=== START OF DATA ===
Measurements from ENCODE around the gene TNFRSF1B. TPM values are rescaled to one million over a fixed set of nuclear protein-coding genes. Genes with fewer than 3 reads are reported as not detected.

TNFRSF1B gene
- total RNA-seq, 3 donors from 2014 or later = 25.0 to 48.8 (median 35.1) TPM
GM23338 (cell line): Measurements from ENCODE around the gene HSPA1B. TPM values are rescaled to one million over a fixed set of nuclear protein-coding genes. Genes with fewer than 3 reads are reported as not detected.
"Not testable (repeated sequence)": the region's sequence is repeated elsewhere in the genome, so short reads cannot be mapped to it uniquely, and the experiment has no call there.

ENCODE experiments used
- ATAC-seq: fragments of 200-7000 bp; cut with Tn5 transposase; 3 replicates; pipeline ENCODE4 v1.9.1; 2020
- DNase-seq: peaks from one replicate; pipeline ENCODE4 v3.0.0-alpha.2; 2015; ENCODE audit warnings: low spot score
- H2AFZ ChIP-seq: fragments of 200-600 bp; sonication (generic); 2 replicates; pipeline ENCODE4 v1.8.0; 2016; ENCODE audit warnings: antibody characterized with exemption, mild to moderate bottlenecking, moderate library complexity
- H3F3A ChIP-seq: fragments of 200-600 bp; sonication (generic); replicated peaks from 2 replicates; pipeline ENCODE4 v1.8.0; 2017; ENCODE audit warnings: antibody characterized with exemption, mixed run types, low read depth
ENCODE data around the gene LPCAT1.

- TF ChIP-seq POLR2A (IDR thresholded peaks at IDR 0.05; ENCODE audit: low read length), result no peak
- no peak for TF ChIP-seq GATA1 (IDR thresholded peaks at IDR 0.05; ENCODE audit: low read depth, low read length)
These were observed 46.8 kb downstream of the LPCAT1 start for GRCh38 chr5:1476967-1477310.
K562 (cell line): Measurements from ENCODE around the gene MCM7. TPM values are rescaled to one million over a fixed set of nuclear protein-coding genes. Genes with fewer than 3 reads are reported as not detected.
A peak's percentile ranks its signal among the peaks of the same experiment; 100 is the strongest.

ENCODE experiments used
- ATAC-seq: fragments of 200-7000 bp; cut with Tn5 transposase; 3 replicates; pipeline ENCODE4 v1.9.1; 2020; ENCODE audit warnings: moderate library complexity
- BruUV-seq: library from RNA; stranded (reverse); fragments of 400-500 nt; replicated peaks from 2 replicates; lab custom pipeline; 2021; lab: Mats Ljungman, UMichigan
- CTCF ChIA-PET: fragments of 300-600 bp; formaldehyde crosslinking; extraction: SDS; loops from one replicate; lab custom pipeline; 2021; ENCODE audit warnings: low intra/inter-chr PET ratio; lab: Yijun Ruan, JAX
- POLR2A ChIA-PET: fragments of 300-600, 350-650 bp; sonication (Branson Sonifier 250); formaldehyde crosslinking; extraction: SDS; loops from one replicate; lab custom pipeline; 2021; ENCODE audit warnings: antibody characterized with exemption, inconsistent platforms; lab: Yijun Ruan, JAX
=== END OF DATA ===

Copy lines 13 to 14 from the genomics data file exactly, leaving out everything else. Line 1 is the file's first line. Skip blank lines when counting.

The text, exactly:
- no peak for TF ChIP-seq GATA1 (IDR thresholded peaks at IDR 0.05; ENCODE audit: low read depth, low read length)
These were observed 46.8 kb downstream of the LPCAT1 start for GRCh38 chr5:1476967-1477310.